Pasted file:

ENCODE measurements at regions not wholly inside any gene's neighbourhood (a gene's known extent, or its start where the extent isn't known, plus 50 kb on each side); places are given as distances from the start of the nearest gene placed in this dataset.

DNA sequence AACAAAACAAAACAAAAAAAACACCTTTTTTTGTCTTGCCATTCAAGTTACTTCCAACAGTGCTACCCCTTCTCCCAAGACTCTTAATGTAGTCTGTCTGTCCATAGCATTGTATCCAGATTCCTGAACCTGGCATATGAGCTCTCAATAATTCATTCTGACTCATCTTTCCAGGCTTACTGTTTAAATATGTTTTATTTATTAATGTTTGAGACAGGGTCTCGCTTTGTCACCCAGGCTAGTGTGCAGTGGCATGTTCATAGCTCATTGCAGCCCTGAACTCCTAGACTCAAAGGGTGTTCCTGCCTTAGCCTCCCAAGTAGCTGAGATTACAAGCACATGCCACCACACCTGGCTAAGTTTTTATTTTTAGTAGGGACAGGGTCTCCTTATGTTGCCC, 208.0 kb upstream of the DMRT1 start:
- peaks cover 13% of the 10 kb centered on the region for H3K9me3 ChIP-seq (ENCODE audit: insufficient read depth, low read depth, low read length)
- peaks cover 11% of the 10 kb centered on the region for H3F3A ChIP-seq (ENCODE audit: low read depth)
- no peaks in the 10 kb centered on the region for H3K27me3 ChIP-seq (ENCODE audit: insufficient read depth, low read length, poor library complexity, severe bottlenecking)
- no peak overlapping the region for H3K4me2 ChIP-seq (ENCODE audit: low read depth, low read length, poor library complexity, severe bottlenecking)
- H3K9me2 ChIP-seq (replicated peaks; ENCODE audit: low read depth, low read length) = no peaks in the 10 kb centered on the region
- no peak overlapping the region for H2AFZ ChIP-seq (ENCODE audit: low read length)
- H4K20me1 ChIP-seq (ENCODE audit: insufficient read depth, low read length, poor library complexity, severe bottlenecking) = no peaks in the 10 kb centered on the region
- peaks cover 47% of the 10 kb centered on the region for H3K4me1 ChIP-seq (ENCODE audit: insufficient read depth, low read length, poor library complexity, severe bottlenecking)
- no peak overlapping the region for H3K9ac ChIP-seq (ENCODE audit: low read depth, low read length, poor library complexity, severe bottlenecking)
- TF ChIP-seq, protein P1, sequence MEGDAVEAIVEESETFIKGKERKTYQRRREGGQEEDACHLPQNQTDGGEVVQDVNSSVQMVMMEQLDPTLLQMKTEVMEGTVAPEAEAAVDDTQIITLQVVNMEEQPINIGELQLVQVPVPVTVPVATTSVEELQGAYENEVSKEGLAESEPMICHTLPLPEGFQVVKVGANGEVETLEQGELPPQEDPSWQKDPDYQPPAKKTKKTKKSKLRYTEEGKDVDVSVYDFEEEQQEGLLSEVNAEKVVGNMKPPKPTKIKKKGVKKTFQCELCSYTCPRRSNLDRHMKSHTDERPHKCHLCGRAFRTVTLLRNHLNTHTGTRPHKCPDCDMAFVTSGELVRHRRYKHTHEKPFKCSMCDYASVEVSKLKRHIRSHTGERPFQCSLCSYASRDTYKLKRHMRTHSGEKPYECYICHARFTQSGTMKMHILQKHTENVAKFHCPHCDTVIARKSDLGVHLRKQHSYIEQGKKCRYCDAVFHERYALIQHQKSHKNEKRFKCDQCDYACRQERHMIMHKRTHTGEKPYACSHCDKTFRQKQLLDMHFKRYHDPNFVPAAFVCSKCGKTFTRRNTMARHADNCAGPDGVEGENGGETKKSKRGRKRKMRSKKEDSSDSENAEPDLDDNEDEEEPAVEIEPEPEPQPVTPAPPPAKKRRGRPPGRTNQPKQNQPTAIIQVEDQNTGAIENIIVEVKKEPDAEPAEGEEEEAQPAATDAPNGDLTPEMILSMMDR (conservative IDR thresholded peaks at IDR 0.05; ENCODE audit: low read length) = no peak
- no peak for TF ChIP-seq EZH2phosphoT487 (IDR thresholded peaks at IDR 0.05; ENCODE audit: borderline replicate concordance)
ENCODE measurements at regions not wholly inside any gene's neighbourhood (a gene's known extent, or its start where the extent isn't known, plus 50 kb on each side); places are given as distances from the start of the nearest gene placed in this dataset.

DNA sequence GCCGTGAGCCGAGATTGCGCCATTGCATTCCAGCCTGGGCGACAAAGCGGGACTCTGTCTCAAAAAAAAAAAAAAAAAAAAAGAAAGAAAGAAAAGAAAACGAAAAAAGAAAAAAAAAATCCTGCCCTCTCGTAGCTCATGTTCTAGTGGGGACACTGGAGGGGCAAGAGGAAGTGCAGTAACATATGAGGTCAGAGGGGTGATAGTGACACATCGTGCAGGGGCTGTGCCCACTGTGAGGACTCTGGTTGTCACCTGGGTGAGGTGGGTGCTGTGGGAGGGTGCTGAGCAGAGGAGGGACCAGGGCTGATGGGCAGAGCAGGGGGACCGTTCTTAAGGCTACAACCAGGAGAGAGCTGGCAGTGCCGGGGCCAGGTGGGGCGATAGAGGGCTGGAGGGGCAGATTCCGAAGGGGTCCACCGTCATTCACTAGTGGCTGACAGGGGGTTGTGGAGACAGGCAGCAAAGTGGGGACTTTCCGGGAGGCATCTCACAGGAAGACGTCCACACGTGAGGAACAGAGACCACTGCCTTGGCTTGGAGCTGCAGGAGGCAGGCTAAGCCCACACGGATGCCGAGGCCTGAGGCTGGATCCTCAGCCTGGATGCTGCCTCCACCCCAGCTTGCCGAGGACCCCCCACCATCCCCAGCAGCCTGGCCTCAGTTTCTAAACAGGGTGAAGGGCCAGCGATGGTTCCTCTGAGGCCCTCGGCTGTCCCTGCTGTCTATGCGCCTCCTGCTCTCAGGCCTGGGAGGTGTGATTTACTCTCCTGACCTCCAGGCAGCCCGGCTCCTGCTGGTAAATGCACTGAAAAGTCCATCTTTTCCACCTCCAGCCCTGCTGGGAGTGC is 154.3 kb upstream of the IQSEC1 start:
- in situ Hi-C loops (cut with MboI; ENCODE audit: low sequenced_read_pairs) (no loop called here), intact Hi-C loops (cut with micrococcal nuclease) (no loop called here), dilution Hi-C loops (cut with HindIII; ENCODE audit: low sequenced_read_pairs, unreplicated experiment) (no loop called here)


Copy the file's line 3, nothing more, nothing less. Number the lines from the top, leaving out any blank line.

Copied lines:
- peaks cover 13% of the 10 kb centered on the region for H3K9me3 ChIP-seq (ENCODE audit: insufficient read depth, low read depth, low read length)